11 Figure 4.8 Limiting reactant How to decide which is the limiting reactant. (a) The gold and green boxes depict the relative amounts of each reactant that are required by the stoichiometric relation. (b) If the amount of reactant B is less than that required for all A to react, then B is the limiting reactant. (c) If the amount of A is less than that required for all B to react, then A is the limiting reactant. 100 g of water reacts with 100.0 g of calcium carbide. Which is limiting reactant? CaC 2 (s)+2H 2 O(g)  Ca(OH) 2 (aq)+C 2 H 2 (g) 1 mol 2 mol 64.10 g 2*18.02 g=36.04 g 100 g 100 g 1.56 mol 5.55 mol Water is too much! Only 3.12 mol is needed! Excess=5.55 mol –3.12 mol =2.43 mol

12 Combustion Analysis 1.621g newly synthesized compound (known to contain C,H,O) after combustion analysis yields 1.902 g of water and 3.095 g of carbon dioxide. Determine the empirical molecular formula. After combustion: C  CO 2  +NaOH(s)  NaHCO3 (s) H  H 2 O  +P 4 O 10 (s)  H 3 PO 4 (l) Rest  total - C - H

13 Combustion Analysis 1.902 g H 2 O  1.902/18.02 mol H 2 O  0.2111 mol H 3.095 g CO 2  3.095/44.01 mol CO 2  0.07032 mol C Oxygen = 1.621g – 0.211*1.079g – 0.07032*12.01g = 0.564 g = 0.0352 mol C:H:O = 0.07032 : 0.2111 : 0.0352 = 2:6:1 C 2 H 6 O (C 2n H 6n O n )

14 Figure 4.9 A pipet is an accurate means of transferring a fixed volume of solution. Here, a solution containing a reactant is being added to a reaction vessel. 1.345 g KNO3 == 1.345 g/(101.11 g/mol) KNO3 1.345 g of potassium nitrate dissolved In water to produce 25.0 ml of solution Molarity = (1.345/101.11)mol/0.025 L =0.5321 M

15 Figure 4.10 The steps involved in making up a solution of known concentration (here, a solution of potassium permanganate, KMnO 4 ). (a) A known mass of the compound is dispensed into a volumetric flask. (b) Some water is added to dissolve it. (c) Finally, water is added up to the mark. The bottom of the solution’s meniscus, the curved top surface, should be level with the mark.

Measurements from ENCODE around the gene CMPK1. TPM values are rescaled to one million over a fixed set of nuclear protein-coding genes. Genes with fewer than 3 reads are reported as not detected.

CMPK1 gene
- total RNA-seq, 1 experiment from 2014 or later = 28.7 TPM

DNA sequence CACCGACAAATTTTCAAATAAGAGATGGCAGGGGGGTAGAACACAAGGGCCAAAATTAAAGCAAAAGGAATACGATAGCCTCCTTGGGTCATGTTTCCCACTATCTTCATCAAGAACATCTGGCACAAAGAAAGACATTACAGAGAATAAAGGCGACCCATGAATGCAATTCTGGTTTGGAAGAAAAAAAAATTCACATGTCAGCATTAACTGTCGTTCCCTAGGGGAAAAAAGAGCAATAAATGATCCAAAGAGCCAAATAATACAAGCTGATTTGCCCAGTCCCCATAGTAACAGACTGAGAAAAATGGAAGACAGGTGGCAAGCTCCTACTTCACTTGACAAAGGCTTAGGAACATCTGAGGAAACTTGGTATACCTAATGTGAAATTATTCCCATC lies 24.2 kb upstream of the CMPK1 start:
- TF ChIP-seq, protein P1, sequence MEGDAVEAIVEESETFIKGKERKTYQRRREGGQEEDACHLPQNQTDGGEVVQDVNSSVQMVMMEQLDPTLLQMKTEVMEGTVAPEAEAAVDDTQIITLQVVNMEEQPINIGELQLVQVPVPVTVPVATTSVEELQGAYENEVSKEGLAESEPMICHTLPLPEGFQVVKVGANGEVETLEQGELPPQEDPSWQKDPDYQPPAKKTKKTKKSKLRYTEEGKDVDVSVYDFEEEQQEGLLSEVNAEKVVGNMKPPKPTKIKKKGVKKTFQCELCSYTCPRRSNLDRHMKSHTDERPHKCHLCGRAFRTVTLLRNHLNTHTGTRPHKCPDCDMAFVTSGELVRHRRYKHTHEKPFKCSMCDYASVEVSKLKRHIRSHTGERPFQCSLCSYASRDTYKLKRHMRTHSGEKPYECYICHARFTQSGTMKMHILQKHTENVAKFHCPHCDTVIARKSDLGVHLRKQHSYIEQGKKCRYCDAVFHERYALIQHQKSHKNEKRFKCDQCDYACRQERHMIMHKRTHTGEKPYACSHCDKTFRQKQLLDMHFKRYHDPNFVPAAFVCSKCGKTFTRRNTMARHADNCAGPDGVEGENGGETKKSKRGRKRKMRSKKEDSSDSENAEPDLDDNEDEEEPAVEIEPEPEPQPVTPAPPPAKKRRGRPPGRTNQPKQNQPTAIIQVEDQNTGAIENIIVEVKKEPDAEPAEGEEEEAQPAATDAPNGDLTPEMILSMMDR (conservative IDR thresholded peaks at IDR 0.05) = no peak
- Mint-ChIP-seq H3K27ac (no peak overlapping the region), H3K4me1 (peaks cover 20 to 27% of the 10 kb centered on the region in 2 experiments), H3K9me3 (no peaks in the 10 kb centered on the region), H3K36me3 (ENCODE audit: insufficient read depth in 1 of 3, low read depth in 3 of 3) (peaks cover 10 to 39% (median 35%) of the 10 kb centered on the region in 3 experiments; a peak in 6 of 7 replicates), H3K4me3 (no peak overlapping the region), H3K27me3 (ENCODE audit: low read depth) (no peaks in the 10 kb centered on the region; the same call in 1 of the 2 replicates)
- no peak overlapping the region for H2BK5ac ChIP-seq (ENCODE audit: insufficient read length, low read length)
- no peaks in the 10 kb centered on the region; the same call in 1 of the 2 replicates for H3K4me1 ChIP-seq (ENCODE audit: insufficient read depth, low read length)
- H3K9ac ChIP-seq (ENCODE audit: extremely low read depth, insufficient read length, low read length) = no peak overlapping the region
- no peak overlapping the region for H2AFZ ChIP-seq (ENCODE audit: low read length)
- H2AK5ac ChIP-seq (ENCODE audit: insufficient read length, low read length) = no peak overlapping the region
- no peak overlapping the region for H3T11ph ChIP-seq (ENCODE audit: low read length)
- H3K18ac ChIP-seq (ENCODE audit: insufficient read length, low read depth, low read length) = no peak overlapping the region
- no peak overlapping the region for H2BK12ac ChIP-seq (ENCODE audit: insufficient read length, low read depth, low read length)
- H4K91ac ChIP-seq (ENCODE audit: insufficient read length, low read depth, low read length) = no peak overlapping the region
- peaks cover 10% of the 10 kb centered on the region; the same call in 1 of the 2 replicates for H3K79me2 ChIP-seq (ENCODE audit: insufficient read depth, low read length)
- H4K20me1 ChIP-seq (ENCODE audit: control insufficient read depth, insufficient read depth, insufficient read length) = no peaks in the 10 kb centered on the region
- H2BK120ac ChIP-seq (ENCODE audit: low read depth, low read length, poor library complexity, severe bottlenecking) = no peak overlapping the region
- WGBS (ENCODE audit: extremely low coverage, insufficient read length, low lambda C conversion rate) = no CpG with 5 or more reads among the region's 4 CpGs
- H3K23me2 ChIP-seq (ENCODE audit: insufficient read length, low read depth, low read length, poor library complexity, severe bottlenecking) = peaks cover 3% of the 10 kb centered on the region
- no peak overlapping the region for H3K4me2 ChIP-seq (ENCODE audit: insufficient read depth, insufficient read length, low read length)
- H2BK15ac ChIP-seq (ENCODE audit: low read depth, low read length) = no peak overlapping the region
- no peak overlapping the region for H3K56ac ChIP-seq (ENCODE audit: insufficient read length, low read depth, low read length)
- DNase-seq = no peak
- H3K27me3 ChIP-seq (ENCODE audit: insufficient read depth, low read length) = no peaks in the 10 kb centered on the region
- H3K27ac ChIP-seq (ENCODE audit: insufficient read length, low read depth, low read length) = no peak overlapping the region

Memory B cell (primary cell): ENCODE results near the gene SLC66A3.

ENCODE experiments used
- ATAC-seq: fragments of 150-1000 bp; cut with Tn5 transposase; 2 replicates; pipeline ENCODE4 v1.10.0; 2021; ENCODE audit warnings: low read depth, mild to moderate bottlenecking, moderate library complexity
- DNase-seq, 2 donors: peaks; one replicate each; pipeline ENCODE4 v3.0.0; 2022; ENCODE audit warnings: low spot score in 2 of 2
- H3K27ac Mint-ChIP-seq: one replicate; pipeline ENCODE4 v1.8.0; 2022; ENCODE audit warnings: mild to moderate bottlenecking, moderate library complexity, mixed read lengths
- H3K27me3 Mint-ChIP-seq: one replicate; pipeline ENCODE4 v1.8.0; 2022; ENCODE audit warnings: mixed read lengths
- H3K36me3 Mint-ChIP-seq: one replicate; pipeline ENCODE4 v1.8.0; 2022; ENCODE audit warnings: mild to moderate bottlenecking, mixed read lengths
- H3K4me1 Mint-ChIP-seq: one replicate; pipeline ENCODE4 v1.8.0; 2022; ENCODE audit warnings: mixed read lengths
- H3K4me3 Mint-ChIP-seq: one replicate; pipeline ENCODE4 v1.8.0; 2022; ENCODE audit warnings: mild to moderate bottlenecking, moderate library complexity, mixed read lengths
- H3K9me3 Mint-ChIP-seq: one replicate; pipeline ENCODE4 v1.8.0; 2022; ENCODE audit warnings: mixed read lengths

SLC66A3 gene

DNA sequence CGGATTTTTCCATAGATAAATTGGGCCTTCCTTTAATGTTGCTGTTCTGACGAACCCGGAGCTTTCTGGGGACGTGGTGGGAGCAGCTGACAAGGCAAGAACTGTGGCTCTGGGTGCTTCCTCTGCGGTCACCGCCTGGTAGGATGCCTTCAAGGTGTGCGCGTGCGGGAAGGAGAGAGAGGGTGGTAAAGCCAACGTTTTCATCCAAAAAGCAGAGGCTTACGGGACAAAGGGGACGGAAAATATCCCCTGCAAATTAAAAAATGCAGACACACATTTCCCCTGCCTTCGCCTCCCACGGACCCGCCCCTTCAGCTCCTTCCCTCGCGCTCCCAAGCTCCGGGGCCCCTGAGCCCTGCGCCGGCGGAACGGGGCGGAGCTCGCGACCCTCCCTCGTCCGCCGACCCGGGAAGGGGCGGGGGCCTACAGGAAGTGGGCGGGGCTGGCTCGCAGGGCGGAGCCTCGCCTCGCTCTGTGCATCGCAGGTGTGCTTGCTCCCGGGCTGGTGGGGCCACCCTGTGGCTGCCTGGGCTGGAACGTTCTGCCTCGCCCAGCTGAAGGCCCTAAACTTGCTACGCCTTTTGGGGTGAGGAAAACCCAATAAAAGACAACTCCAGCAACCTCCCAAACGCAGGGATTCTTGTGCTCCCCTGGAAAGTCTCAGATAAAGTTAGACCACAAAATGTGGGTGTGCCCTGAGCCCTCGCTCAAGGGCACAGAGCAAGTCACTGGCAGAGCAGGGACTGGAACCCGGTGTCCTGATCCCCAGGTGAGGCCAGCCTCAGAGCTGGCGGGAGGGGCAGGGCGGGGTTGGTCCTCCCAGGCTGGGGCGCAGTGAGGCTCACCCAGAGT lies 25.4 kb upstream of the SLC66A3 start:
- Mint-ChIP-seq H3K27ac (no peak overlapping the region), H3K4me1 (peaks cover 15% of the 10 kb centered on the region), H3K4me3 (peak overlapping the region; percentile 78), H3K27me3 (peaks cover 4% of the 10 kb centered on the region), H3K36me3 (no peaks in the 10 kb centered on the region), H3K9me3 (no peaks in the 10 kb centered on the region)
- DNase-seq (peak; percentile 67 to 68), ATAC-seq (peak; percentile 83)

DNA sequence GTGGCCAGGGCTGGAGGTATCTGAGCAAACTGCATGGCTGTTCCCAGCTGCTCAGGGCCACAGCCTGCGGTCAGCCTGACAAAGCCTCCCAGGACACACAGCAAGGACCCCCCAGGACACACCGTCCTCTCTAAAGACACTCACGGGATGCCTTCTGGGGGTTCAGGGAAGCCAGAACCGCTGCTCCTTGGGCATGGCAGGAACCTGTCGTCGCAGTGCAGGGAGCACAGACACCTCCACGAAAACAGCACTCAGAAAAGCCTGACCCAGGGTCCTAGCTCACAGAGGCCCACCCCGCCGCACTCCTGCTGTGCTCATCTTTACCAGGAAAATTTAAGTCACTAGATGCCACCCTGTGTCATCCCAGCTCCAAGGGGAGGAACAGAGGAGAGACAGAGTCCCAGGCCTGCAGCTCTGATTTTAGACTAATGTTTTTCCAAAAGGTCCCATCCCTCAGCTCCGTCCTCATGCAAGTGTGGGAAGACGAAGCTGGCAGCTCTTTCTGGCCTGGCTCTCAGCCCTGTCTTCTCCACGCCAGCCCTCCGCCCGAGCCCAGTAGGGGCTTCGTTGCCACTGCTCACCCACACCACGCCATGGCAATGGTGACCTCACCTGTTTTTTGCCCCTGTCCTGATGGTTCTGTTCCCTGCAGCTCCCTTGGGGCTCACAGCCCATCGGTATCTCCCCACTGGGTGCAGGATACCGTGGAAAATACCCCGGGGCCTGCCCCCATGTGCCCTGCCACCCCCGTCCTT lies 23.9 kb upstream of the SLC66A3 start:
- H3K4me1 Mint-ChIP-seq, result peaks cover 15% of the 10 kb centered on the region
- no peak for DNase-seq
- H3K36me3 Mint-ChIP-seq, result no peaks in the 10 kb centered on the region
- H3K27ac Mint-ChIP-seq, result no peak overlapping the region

16 Figure 4.11 A schematic summary of how to use molarity to convert volume of solution to moles of solute (left) and the amount of solute to the volume of solution that contains that amount of solute (right).

17 Figure 4.12 The steps involved in dilution. A small sample of the original solution is transferred to a volumetric flask, and then water is added up to the mark. The diluted solution (right) has fewer solute molecules per given volume than the concentrated solution.

18 Figure 4.13 When a solution is diluted, the same number of solute molecules occupy a larger volume, so there is a smaller number of molecules in a given volume (indicated by the small square).

19 Figure 4.14 The apparatus typically used for a titration: magnetic stirrer; flask containing the analyte; clamp and buret containing the titrant.

20 Figure 4.15 An acid-base titration in progress. The indicator is phenolphthalein.

21 Figure 4.16 The schematic procedure for volume-to-volume conversions.

22 Figure 4.17 The schematic procedure for determining a concentration or amount from a titration.

23 Oxalic acid

24 Titration: An Example 25.0 ml of solution of oxalic acid is titrated with 0.5 M NaOH (aq) and the stoichiometeric point is reached when 38.0 ml of solution of base is added. Molarity of oxalic acid? NaOH added = 0.038 * 0.5 mol =0.019 mol H 2 C 2 O 4 (aq)+2NaOH  Na 2 C 2 O 4 (aq)+2H 2 O(l) 1 mol 2 mol x mol 0.019 mol  x= 0.0095 mol Molarity of oxalic acid = 0.0095 mol / 0.025 L = 0.38 M

25 Figure 4.18 In this redox titration, the titrant is the oxidizing agent potassium permanganate, KMnO 4, and the analyte contains iron(II) ions. The purple color of the permanganate ion disappears as it reacts with iron(II). However, at the stoichiometric point, the purple color persists, showing that all the iron(II) has been oxidized to iron(III).

26 Connection 1 (a) The vitamin supplements on drugstore shelves are the end product of years of discovery, synthesis, and testing.

27 Connection 1 (b) This field biologist is collecting specimens of plants that may contain compounds with medicinal value.

28 Assignment for Chapter 4 19, 27, 41, 53